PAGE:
If somebody is a US Resident, owns a Semi auto Glock. Has local Permit to carry a concealed weapon. What if this person wanted to fly with this hand gun internationally with him for his personal safety. The destination is Dhaka,Bangladesh and the layover is in Dubai and Kolkata, India. This page helps but does not provide all the information. Also, since I will be flying locally within the US to take the international flight, is it possible to fly in Delta (public airlines) with the gun ?

  • This depends on where you wish to travel, and the local laws there. You will need to be much more specific than "EU and Asia"
    – Flimzy
    Commented May 31, 2013 at 19:32
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    Which countries specifically? Most (I think all) EU countries require a license except for hunting guns. Your US permit doesn't mean anything outside the US (and perhaps Canada). Even if you're in transit, I'm not sure they'd allow a gun in your checked baggage without first obtaining the appropriate permit. Do be aware that in most of Europe, it is not considered normal to use guns for self-defense, only for hunting. Commented May 31, 2013 at 19:46
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    8 countries (and therefore 8 distinct answers) is still too many. This makes it still "not-constructive."
    – Flimzy
    Commented May 31, 2013 at 21:37
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    I would suggest that since the 1-3 cannot reasonably be answered without making a big list-o-answers (they are not practical, answerable questions as they stand), and the only answer refers to just sub question 4, that you should edit your question down to just this one practical, answerable question.
    – Mark Booth
    Commented Jun 1, 2013 at 23:07
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    General only: In many countries (NZ where I live being one) your personal safety would be much enhanced by leaving your Glock at home. Statistical information indicates that this also is likely to be generally true in the US if you include the safety of your family, friends and harmless genuine callers to your home in the safety stats. Some people may have enough training, discernment and self control for this to not apply, but this is not the statistical norm. Commented Jan 4, 2014 at 6:33

4 Answers 4


The answer at least as far as Delta is concerned is simple and is listed under Special Items Section of the baggage handling page it also refers to page from TSA on security regulations.

So it is as simple as declaring it and following the regulations listed

Shooting Equipment

Shooting equipment is allowed as checked baggage only. It must fit within the very specific criteria that we outline below.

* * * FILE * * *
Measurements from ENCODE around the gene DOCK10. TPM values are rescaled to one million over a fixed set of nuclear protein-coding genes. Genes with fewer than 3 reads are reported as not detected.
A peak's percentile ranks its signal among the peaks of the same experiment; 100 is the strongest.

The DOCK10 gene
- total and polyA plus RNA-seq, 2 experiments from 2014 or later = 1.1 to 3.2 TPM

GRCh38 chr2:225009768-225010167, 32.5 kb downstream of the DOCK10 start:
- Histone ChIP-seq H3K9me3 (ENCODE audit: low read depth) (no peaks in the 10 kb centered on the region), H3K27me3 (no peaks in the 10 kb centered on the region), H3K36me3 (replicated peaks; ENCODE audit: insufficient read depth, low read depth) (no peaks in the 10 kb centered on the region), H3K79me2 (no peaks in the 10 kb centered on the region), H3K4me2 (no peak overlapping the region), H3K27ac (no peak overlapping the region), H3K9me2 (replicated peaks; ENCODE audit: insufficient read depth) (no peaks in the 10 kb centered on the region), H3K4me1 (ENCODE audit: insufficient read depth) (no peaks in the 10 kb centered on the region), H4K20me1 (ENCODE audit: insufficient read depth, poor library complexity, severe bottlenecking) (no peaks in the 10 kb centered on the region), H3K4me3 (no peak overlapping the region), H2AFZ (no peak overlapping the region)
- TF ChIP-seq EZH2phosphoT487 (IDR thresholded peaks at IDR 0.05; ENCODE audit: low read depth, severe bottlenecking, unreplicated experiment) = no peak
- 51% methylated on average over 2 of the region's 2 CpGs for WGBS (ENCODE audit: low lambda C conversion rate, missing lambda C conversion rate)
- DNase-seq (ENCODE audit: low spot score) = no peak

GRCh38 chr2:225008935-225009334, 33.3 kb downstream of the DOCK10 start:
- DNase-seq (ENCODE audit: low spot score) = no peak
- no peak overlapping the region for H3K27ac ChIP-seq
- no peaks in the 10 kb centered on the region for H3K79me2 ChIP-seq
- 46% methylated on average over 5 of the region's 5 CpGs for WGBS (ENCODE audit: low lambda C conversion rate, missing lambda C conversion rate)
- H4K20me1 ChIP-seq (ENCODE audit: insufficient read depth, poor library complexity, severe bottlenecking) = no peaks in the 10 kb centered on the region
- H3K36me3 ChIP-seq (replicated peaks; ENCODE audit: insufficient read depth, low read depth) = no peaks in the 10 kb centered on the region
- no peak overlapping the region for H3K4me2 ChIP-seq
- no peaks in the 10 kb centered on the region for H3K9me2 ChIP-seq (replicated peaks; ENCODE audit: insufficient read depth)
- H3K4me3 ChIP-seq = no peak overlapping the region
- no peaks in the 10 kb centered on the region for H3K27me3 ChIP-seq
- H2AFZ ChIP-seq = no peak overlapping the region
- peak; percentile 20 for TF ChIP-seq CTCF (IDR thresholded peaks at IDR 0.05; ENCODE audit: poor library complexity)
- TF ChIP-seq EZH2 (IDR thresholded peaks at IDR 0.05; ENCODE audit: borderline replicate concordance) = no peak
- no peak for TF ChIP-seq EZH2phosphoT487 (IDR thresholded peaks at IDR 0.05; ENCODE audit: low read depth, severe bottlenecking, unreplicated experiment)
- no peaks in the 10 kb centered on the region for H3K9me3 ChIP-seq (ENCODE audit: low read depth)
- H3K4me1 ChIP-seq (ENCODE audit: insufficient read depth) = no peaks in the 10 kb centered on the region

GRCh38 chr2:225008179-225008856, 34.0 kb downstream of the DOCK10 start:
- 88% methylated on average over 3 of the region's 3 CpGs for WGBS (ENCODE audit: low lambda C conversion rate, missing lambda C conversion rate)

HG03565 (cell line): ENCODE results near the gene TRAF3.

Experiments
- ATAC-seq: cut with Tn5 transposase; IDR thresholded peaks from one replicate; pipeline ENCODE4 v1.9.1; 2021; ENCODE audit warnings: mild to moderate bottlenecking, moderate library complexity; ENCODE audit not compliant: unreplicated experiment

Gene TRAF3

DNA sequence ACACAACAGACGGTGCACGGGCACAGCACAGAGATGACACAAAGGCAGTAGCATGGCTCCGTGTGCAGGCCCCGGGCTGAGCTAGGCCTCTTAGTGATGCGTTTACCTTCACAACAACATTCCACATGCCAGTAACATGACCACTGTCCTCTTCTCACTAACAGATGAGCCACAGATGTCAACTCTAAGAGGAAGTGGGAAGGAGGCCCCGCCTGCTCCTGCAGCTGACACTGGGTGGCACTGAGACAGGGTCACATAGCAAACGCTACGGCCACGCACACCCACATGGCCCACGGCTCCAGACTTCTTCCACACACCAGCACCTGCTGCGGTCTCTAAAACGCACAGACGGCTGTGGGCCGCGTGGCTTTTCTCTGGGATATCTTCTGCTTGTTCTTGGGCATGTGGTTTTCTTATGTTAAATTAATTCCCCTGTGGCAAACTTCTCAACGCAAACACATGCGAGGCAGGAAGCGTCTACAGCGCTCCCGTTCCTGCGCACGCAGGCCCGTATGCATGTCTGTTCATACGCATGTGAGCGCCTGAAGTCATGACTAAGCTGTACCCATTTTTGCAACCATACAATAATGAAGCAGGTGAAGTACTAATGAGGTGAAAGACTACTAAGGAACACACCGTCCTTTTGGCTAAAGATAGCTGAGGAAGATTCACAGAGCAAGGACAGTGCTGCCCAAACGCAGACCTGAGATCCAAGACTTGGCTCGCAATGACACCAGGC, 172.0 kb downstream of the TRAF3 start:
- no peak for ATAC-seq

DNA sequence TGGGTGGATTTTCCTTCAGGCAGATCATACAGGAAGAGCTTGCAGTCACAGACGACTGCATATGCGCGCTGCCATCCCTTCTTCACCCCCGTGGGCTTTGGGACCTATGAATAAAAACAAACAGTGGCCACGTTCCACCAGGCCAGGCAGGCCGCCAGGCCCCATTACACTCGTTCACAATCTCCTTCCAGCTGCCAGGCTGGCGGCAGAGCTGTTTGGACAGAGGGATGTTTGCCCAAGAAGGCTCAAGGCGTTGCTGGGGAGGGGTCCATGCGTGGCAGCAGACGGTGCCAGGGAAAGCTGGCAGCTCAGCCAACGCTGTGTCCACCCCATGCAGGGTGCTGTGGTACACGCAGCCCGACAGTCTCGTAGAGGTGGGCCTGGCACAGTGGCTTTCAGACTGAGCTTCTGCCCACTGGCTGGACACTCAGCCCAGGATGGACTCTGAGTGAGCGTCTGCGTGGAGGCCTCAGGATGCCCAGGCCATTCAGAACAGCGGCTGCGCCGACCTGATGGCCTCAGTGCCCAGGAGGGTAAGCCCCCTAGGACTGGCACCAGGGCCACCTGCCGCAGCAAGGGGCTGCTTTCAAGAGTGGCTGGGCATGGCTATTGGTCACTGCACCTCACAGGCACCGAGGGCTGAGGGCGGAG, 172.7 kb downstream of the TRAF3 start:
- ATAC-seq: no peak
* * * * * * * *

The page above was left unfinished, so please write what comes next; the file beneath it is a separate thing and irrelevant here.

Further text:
• Declare to the Delta representative that you are checking a firearm.
  • Declare the existence of a firearm to security personnel if there's a security checkpoint before the Delta counter.
  • All firearms must be declared by the passenger to a Delta representative at the main ticket counter.
  • Present firearm(s) unloaded and sign a "Firearms Unloaded" declaration.
  • Firearms must be packed in a locked manufacturer's hard-sided container specifically designed for the firearm, a locked hard–sided gun case or a locked hard-sided piece of luggage. Handguns may be packed in a locked hard-sided gun case, and then packed inside an unlocked soft-sided piece of luggage. However, a Conditional Acceptance Tag must be used in this case.
  • Maintain entry permits in your possession for the country or countries of destination or transit.
  • Ensure small arms ammunition is packed in the manufacturer's original package or securely packed in fiber, wood, plastic or metal boxes and provide separation for cartridges.
  • You are responsible for knowledge of and compliance with all Federal, State or local laws regarding the possession and transportation of firearms. For more information about this regulation you can visit the TSA website.
  • If you are transporting a firearm to the United Kingdom, a permit from the United Kingdom is specifically required. You must contact the United Kingdom for more information about securing this permit.
  • Ammunition in excess of 11 lbs. per passenger or that contains potential projectiles is not allowed.

Pistols and accessories must be included in one case and contain:

  • Pistol telescopes
  • Noise suppressors
  • A small pistol tool case
  • No more than 11 lbs. (5 kg) of ammunition

Rifles and shotguns must be packaged as follows:

  • One hard sided case containing up to four rifles, shotguns, shooting materials, tools
  • One hard sided case containing up to five handguns, one scope, tools
  • One bow and quiver of arrows and maintenance kit enclosed in a case or container strong enough to protect the bow and quiver from accidental damage
  • No more than 11 lbs. (5 kg) of ammunition

An excess baggage fee will apply if checking more than one gun case.

I've personally witnessed someone from a Hungarian shooting team transporting their rifle through JFK using Lufthansa. And basically the procedures where as listed above. They declared it. Made sure it was unloaded. Secured in the Gun case. Special form was filled out by TSA and the rifle was tagged and sent on its merry way.

The issue is that traveling to some destinations having a gun other then for the purpose of transport through a destination with an out of state license may be illegal like in the case of New York City.

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    And in some countries it would just be illegal anyway...such as the UK.